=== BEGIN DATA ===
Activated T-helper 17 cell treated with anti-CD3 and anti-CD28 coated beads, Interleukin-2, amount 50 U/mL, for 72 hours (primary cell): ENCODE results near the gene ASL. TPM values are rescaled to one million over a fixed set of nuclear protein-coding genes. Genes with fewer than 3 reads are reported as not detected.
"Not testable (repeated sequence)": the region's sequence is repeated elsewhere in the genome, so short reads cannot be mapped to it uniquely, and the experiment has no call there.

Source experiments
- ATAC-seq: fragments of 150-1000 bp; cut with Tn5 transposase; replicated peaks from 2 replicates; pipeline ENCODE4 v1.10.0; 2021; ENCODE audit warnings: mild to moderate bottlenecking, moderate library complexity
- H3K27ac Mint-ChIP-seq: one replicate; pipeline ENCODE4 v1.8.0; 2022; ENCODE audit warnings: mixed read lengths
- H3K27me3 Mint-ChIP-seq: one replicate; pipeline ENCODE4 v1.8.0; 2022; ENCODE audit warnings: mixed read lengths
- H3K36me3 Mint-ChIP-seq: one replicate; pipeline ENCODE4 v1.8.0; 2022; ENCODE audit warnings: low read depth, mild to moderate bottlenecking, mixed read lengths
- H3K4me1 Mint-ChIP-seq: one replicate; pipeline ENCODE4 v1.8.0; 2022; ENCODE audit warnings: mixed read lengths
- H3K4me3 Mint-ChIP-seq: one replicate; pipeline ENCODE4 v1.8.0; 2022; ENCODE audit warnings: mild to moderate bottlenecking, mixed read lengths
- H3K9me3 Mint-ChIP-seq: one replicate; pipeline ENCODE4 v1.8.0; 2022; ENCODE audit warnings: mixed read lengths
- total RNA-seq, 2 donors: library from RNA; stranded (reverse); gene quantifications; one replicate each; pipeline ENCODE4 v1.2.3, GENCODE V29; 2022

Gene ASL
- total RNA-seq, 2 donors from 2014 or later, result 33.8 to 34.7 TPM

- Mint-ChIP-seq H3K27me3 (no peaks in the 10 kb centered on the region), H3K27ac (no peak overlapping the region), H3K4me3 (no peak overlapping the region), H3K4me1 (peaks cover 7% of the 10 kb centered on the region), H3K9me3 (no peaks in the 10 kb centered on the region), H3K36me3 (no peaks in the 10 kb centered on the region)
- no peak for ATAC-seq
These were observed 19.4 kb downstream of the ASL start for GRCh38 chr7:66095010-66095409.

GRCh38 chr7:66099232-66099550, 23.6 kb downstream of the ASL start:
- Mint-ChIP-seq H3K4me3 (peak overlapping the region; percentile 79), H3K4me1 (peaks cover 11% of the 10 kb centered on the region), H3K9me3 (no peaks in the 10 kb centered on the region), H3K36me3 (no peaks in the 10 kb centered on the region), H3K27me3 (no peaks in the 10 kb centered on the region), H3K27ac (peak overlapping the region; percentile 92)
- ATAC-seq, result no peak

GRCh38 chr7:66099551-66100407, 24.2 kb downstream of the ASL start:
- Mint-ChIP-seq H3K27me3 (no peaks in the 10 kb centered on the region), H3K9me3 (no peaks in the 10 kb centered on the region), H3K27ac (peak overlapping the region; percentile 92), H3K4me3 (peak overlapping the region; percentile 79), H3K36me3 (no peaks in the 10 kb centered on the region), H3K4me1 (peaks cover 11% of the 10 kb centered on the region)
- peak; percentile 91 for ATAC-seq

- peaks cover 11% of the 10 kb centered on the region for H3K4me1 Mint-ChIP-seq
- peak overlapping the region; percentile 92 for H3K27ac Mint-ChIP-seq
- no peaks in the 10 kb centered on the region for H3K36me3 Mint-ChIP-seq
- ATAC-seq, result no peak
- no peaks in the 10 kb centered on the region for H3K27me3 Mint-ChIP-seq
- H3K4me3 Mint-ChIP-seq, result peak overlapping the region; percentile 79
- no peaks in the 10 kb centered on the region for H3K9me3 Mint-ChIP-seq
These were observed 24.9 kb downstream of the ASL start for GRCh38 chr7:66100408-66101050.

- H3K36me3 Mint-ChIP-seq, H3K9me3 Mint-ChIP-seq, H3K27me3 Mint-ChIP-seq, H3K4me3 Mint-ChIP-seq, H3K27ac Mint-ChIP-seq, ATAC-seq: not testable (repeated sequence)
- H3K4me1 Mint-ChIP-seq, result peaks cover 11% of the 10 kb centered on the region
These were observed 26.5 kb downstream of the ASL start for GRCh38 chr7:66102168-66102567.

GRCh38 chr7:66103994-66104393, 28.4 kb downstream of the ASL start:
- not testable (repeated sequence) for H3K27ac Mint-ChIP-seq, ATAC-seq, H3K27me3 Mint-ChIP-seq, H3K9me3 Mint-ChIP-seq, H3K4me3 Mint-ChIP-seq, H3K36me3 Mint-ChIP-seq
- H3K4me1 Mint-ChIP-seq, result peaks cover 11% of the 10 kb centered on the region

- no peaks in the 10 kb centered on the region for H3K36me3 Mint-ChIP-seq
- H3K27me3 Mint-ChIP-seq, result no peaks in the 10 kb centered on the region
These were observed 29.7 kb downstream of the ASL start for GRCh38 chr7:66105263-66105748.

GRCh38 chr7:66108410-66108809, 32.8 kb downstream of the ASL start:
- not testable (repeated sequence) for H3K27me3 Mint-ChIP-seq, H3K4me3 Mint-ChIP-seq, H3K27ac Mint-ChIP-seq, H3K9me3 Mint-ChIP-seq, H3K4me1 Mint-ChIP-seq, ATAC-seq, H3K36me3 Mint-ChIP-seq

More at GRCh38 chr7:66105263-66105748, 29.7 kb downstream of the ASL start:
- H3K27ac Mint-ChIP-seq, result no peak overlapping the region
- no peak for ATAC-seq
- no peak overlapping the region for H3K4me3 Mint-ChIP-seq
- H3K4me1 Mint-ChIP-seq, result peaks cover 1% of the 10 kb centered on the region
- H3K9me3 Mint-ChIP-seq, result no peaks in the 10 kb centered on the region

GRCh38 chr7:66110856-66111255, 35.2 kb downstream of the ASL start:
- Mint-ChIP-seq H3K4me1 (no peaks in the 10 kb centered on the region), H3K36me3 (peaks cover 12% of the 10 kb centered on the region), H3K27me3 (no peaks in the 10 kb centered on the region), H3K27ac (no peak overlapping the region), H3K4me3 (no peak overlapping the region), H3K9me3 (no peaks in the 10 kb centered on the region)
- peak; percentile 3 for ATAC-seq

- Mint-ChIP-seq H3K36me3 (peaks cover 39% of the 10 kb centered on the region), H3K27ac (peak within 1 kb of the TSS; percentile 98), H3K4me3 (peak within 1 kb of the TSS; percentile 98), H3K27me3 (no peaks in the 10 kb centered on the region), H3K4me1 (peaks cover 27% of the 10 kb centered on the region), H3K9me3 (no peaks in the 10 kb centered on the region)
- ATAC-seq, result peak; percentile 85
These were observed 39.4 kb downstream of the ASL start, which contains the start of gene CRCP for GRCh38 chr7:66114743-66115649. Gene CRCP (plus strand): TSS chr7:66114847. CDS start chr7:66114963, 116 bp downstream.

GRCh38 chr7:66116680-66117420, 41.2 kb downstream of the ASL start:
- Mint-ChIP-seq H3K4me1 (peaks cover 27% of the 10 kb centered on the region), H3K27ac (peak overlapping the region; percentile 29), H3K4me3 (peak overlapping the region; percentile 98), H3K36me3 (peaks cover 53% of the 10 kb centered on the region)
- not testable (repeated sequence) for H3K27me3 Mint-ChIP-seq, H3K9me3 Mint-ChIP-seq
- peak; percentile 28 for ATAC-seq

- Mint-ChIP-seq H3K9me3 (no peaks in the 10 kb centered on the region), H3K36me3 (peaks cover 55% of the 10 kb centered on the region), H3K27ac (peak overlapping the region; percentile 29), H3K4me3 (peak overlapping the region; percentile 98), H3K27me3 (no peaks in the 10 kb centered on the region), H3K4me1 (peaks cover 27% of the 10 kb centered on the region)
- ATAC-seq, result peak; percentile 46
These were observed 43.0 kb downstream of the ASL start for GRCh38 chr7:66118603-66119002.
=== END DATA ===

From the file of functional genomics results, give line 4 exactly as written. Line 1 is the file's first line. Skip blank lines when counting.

- ATAC-seq: fragments of 150-1000 bp; cut with Tn5 transposase; replicated peaks from 2 replicates; pipeline ENCODE4 v1.10.0; 2021; ENCODE audit warnings: mild to moderate bottlenecking, moderate library complexity